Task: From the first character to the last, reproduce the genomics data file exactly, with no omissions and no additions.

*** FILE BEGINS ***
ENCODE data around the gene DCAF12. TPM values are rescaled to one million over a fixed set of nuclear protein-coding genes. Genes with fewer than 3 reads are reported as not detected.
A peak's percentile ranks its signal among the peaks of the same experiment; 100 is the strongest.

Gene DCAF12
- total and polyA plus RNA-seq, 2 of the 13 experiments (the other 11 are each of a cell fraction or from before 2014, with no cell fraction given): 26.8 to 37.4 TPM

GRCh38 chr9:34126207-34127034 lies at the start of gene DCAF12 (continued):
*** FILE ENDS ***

ENCODE data around the gene DCAF12. TPM values are rescaled to one million over a fixed set of nuclear protein-coding genes. Genes with fewer than 3 reads are reported as not detected.
A peak's percentile ranks its signal among the peaks of the same experiment; 100 is the strongest.

Gene DCAF12
- total and polyA plus RNA-seq, 2 of the 13 experiments (the other 11 are each of a cell fraction or from before 2014, with no cell fraction given): 26.8 to 37.4 TPM

GRCh38 chr9:34126207-34127034 lies at the start of gene DCAF12 (continued):